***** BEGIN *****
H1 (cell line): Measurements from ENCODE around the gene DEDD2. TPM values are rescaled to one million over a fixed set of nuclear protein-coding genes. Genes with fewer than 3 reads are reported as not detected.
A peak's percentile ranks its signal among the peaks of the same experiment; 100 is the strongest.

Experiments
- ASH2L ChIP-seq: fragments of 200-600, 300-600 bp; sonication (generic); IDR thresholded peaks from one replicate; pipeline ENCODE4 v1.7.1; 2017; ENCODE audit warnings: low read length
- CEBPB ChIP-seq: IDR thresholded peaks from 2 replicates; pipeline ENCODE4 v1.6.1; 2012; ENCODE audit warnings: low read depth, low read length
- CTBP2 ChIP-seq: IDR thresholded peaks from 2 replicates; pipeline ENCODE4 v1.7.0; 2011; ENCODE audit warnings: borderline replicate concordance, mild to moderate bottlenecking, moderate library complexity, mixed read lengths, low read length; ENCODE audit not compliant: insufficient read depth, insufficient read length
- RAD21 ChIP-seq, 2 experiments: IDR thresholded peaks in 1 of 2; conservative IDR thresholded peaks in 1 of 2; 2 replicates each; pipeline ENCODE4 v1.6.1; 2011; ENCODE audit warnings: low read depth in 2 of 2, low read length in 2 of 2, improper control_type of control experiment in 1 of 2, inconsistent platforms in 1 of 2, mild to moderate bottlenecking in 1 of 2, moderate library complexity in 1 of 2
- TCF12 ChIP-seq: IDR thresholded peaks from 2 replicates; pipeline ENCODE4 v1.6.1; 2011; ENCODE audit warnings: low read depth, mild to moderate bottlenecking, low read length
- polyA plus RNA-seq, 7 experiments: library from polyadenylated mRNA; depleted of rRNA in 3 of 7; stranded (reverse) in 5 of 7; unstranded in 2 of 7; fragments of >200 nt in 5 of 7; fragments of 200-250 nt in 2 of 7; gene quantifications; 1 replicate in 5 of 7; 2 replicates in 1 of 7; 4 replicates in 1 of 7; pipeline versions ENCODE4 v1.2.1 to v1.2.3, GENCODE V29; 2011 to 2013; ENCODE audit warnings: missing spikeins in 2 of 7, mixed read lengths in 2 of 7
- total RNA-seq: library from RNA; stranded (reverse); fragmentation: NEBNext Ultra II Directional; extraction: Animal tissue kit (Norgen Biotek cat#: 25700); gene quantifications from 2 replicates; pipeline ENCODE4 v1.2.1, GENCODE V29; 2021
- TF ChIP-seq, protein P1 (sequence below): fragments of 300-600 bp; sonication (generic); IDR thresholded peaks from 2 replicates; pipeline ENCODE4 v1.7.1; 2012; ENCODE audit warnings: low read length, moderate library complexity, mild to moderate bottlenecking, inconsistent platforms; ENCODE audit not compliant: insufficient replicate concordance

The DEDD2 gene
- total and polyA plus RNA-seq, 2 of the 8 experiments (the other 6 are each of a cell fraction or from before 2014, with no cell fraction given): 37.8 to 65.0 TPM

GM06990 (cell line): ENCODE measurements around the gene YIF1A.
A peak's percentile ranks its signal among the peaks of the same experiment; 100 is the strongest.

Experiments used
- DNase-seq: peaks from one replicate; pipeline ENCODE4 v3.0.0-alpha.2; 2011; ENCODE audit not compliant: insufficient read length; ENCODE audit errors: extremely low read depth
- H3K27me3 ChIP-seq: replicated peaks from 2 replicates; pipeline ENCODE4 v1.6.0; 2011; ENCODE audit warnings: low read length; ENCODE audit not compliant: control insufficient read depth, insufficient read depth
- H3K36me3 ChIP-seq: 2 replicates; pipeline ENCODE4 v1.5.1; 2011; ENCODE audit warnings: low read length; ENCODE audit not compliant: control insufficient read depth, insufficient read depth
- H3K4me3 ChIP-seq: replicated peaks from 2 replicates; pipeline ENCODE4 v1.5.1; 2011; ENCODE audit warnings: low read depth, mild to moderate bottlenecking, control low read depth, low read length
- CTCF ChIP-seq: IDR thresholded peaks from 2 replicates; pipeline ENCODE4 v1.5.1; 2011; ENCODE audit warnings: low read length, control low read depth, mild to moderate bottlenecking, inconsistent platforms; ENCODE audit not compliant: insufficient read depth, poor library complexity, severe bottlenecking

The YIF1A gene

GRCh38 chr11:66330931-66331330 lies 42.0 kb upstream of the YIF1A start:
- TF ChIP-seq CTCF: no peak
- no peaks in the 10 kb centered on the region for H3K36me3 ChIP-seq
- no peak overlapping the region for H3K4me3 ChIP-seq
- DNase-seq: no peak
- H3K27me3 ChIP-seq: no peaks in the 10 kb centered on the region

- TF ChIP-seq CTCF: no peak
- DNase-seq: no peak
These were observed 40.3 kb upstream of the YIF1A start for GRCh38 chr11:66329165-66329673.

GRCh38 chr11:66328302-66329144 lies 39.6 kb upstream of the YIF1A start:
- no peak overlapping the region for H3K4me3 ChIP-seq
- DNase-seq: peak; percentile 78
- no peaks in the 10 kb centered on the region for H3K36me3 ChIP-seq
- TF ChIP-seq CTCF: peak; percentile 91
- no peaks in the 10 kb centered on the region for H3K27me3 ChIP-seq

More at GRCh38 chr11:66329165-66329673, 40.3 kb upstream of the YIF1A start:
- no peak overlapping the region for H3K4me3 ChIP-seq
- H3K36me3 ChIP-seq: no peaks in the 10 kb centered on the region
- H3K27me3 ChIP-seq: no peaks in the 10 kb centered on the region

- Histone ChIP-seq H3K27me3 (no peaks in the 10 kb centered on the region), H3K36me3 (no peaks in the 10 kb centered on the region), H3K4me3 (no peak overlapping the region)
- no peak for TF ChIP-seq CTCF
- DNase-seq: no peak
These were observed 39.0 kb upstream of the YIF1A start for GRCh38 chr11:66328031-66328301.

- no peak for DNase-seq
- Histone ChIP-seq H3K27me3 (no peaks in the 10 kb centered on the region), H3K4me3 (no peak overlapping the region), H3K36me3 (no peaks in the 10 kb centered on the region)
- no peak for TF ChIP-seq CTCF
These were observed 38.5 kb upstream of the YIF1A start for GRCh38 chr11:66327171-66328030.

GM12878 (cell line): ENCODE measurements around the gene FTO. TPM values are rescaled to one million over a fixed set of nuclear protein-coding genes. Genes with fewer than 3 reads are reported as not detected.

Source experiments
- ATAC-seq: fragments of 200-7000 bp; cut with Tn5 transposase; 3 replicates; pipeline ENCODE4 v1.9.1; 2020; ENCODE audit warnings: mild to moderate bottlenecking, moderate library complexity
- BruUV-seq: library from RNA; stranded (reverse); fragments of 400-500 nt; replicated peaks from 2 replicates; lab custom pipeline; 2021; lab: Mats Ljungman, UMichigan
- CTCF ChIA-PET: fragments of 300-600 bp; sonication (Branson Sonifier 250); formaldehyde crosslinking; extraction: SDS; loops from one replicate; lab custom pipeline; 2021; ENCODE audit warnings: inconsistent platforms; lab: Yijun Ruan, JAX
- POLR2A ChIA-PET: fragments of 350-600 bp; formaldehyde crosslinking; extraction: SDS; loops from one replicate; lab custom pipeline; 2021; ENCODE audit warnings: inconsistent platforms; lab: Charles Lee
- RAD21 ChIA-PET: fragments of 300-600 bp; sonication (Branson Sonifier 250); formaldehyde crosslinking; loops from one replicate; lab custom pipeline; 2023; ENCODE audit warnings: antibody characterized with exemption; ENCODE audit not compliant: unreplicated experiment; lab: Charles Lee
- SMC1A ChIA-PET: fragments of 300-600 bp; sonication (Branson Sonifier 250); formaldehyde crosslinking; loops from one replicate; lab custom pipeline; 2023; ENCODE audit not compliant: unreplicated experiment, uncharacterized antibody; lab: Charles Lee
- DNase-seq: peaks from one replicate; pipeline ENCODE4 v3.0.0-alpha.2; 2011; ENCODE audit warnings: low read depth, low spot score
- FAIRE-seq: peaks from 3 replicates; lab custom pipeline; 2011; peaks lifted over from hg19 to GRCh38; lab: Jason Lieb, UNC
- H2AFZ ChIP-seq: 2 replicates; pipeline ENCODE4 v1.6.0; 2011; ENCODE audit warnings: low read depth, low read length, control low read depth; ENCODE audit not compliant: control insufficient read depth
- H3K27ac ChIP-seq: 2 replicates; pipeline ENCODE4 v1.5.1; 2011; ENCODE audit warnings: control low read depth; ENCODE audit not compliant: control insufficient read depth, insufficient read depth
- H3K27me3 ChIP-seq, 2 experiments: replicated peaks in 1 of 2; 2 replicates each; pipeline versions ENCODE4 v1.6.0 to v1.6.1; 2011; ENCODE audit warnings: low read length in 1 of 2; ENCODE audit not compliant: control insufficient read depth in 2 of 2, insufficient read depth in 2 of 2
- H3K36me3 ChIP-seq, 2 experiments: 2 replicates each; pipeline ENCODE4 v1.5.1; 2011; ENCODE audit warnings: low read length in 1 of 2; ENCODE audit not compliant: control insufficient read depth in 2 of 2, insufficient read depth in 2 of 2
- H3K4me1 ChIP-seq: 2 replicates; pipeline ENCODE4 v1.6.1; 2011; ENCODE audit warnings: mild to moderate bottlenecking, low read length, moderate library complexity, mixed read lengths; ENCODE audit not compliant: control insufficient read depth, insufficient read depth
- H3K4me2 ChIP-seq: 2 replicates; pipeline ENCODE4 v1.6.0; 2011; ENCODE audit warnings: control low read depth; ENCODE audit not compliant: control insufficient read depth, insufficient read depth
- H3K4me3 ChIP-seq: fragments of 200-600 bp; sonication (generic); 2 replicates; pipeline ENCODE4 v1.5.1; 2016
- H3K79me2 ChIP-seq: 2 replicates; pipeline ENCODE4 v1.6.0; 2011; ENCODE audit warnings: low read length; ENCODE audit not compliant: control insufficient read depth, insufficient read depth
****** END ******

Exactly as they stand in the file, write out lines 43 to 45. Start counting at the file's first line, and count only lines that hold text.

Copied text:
- no peak for TF ChIP-seq CTCF
- DNase-seq: no peak
These were observed 39.0 kb upstream of the YIF1A start for GRCh38 chr11:66328031-66328301.